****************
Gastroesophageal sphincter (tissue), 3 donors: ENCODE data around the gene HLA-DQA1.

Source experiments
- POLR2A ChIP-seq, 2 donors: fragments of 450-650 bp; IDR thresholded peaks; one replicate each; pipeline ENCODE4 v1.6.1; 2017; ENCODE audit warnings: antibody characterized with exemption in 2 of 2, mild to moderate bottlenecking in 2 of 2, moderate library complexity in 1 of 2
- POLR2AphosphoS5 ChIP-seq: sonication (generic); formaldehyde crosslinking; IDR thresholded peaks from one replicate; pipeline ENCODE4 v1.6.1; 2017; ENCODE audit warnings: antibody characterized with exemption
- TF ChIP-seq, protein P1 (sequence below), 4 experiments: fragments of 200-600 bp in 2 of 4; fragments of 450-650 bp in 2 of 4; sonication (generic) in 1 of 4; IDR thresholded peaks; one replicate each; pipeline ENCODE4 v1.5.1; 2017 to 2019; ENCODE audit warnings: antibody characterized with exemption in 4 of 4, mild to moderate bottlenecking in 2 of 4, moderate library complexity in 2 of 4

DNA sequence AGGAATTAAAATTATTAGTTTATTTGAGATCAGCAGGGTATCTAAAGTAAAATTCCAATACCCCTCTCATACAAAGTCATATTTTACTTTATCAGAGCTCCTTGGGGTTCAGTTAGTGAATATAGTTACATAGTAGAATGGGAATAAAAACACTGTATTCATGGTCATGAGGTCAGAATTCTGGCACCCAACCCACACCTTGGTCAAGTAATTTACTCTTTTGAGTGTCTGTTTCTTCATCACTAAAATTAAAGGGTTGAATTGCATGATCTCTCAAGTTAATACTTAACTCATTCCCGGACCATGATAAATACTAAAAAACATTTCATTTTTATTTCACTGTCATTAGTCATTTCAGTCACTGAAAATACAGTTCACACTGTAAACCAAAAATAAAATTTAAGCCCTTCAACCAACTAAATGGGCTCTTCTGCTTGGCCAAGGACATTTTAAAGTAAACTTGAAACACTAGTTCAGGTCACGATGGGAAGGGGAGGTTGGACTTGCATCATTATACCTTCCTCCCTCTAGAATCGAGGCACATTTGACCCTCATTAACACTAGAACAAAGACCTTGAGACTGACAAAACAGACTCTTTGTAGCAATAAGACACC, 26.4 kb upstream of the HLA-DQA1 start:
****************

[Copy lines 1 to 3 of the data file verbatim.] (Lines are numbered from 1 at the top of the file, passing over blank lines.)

Gastroesophageal sphincter (tissue), 3 donors: ENCODE data around the gene HLA-DQA1.

Source experiments
- POLR2A ChIP-seq, 2 donors: fragments of 450-650 bp; IDR thresholded peaks; one replicate each; pipeline ENCODE4 v1.6.1; 2017; ENCODE audit warnings: antibody characterized with exemption in 2 of 2, mild to moderate bottlenecking in 2 of 2, moderate library complexity in 1 of 2